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Careers, like rockets, don't always take off on time. The trick is to always keep the engine running.
Gary Sinise
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A Job Proposal can put you Above the Competition

Poor economic conditions have created a distressed job market that has left weary job seekers scrambling to land desirable positions. Such desperate times call for creative job seeking methods.

If you are conducting a job search, one method that might put you above the competition is to submit job proposals to prospective employers.

What is a job proposal?

Just like a business proposal that discusses how a business will help a prospective client; a job proposal explains how a job seeker will help a prospective employer. It is similar to a resume in that it lists an individual’s skills, experience, and achievements. But it also specifies more directly how an individual can help a company solve a problem.

A job proposal should include an analysis of the company’s problems and offer a plan to successfully address the problem. In other words, it offers a solution to a problem. The solution, of course, involves hiring you to fill an existing position, a new position, or a position that is created specifically for you.

The goal of the job proposal is to persuade the company that you – among all of the potential candidates – are the best person to fill a gap or need within the company. It should be based on your knowledge of the company and its industry. It should also thoroughly explain why you will be a valuable asset to the company.

What information should it contain?

The job proposal is based on facts and should include the following information:
  • Introduction – The introduction briefly describes the purpose of the proposal.
  • Company analysis – An analysis of the company shows that you have in-depth knowledge about the company and the issues that it faces. Thorough research of the company and its industry will help you create a solid analysis and help you develop your ideas for helping the company. Your research may involve interviewing industry insiders, reading trade magazines, reviewing the company’s published information, and reviewing company information that is on public record. If you work in the company’s industry or for the company, then your knowledge and experience will also help you create a detailed company analysis.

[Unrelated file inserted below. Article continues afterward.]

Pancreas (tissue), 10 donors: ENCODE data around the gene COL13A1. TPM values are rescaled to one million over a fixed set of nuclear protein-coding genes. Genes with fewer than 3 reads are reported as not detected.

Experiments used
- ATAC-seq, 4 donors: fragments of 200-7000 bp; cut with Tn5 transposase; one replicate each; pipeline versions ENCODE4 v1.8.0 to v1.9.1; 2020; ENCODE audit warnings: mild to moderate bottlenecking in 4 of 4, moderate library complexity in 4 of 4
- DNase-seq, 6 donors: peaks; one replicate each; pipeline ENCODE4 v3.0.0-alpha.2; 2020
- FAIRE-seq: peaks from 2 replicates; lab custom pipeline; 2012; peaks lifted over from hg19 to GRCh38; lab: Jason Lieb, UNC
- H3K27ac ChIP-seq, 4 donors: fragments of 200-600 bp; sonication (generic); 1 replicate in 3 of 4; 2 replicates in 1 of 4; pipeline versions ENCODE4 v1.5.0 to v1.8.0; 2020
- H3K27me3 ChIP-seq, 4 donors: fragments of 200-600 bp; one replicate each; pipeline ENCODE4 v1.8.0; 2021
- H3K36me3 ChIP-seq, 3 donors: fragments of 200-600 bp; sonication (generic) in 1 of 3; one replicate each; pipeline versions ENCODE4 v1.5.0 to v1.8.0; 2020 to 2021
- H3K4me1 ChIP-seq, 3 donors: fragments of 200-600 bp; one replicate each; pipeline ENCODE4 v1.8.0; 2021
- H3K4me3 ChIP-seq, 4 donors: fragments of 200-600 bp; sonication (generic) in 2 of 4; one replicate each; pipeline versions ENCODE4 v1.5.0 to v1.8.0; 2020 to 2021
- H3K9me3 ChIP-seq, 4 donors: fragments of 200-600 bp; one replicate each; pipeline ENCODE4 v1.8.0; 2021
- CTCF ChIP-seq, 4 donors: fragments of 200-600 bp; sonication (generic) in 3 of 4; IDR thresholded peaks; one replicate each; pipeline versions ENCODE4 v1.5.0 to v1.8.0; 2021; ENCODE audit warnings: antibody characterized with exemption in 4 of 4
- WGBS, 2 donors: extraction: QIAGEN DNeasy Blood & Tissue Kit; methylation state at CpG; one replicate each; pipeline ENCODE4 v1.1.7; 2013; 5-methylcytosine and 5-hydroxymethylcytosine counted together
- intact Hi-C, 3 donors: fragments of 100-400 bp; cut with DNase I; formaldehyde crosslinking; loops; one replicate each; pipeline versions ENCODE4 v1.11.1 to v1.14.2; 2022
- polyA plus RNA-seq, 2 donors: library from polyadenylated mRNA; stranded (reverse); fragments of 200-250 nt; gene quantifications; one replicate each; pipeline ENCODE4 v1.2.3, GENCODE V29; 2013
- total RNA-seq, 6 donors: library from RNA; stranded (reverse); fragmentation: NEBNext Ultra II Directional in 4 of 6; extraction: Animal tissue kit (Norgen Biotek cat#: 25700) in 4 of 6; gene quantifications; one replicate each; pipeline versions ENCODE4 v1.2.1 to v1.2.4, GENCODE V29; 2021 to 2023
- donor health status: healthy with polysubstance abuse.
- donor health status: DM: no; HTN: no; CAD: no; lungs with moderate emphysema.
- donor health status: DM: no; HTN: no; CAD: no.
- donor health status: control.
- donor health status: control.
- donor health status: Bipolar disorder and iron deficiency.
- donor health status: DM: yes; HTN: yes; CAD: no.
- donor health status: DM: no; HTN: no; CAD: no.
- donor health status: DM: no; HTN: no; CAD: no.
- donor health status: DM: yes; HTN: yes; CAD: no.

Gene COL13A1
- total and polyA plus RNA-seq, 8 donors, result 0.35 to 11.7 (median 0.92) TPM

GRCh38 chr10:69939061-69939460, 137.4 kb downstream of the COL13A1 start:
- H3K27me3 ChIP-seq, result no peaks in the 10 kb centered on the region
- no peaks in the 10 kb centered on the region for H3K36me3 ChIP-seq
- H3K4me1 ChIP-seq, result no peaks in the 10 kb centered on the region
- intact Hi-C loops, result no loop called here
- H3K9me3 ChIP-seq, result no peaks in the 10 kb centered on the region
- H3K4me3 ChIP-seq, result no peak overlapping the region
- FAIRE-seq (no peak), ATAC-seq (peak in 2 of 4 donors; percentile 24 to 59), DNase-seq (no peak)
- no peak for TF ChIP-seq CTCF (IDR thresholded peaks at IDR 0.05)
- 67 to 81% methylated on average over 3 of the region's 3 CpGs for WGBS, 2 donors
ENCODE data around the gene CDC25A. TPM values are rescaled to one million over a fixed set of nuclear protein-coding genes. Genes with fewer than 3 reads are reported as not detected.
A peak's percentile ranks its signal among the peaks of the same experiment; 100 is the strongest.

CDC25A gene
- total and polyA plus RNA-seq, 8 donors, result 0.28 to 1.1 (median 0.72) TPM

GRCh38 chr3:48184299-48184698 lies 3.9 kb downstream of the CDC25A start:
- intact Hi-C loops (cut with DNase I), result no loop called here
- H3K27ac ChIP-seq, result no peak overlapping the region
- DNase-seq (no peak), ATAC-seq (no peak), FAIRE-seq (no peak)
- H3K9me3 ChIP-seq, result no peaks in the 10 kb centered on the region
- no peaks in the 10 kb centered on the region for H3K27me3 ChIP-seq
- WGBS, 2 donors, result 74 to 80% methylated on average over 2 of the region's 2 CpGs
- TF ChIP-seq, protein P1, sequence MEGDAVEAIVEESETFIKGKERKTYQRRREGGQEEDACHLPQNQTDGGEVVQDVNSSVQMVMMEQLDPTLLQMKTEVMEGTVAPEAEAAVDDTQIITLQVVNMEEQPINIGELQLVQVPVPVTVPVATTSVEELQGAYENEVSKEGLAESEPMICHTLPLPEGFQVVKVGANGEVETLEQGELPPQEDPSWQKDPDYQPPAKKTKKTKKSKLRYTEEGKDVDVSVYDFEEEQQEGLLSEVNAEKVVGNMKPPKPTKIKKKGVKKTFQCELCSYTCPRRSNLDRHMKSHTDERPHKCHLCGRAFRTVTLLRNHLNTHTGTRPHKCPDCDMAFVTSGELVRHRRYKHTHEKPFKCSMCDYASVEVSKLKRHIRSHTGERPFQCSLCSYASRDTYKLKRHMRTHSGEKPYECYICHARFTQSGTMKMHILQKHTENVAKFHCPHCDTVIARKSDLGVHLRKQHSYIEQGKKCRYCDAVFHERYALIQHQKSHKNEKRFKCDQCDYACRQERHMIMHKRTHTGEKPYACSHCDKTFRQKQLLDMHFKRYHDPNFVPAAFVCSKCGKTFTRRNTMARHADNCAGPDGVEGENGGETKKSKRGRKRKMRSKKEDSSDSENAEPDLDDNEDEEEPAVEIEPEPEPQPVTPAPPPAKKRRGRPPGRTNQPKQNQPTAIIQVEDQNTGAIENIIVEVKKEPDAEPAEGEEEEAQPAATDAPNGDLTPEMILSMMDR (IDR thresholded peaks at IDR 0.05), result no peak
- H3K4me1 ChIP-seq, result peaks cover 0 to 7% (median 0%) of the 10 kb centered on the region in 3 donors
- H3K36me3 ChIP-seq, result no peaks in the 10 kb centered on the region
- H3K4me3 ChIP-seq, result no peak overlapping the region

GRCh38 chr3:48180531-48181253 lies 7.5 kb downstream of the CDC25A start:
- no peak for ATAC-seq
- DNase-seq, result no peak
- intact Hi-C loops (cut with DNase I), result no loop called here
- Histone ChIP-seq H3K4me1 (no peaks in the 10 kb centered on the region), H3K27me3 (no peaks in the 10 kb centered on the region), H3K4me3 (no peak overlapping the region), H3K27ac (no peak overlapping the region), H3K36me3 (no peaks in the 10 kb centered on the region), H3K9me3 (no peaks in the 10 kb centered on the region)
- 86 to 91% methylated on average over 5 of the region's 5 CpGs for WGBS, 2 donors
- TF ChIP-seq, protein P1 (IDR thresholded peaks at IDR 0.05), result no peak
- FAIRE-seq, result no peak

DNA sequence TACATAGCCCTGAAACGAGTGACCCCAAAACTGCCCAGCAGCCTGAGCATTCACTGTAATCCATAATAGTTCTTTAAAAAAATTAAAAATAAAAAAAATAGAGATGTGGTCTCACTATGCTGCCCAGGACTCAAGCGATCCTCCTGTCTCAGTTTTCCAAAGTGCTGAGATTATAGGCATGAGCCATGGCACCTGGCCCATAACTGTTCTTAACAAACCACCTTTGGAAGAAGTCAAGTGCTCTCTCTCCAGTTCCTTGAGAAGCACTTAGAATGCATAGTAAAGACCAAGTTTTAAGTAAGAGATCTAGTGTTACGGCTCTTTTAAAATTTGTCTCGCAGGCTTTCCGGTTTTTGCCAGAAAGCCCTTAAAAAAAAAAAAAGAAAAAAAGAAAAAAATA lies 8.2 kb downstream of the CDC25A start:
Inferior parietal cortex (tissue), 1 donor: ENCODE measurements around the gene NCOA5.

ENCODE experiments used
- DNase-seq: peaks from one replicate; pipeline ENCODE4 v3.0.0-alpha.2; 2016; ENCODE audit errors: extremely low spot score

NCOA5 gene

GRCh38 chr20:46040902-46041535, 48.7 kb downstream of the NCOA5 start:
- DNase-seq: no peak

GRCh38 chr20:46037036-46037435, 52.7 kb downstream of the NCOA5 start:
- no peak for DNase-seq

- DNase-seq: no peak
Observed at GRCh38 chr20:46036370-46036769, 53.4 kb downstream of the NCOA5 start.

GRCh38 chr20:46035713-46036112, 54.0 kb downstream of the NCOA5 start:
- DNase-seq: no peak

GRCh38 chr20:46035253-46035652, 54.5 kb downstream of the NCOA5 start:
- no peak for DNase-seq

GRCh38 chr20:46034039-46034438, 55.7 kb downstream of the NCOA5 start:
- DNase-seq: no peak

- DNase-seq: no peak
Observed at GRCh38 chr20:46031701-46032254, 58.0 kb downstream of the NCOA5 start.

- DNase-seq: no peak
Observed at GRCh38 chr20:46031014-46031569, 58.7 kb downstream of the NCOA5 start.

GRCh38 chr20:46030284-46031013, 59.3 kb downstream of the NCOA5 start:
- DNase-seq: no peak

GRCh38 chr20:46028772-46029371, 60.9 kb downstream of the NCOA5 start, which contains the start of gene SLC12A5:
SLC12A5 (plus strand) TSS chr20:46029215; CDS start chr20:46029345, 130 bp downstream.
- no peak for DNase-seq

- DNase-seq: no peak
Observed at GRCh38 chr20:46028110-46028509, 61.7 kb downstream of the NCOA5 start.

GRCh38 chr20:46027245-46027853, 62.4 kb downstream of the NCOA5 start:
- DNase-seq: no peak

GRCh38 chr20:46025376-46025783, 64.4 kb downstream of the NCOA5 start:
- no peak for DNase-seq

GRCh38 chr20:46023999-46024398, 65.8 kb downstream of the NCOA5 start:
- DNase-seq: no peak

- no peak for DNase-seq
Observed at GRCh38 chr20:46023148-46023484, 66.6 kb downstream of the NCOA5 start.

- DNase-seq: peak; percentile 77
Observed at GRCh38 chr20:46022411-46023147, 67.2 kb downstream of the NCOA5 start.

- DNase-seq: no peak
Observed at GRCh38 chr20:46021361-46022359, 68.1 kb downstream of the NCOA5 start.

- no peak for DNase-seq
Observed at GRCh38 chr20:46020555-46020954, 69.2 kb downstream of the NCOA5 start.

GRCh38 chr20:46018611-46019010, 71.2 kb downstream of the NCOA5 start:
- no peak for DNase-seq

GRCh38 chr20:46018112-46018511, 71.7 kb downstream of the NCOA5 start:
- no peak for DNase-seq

• Proposed position – By suggesting a position for which you will fill, you are offering a solution to the problem or problems discussed in the company analysis. The position might be common to the industry, or it may combine elements of two or more positions. Presenting a potential position and describing its scope will show that you are a problem solver who has a clear understanding of the company and the industry.
  • Qualifications – Describing our qualifications is a significant component of the job proposal. In this section, you will want to explain how your unique mix of knowledge, skills, experience, ideas, attributes, and values will help the company achieve its goals. Your qualifications allow you to make the case for why you are a good fit for the company.
  • Achievements – The purpose of listing your achievements is to show the prospective employer just how valuable an asset you will be to the company. These achievements should highlight the skills that will help you solve the company’s problems.
  • Cost/benefit analysis – In business it is all about the bottom line. This is why a cost/benefit analysis is an important component of a job proposal. You want to describe – using concrete figures and anecdotal information – how the benefits for hiring you will out-weigh the costs. The benefits of hiring you may include an increase in productivity, a decrease in operating expenses, more efficient operations, or an increase in sales. The costs for employing you may include salary, benefits, training, and travel.
  • Closing statement – The closing statement gives you one more opportunity to persuade the potential employer that you are the best person for the job. It should briefly reiterate the problem and include the most compelling reasons for hiring you.
What format should be used for writing a proposal?

Like resumes, job proposals do not have to be written in one particular format. For instance, a job proposal can be written in letter form or as a separate document that is attached to a brief cover letter. The most important thing is to present the information in a logical order and an easy-to-read format. 
 
The proposal should not be too long. One to five pages is appropriate in most cases. Presenting only the facts that pertain to the company’s problem and your ability to solve it should help keep the page count down.

To make the proposal easy to read and understand, use bulleted and numbered lists, headings, white space, and charts and graphs.

When should a job proposal be used?

There are several situations in which submitting a job proposal might be effective. But a proposal may not be appropriate for every situation. You will have to use your knowledge about the employer and your intuition to make the decision. You might consider submitting proposals under the following circumstances:

Applying for an advertised position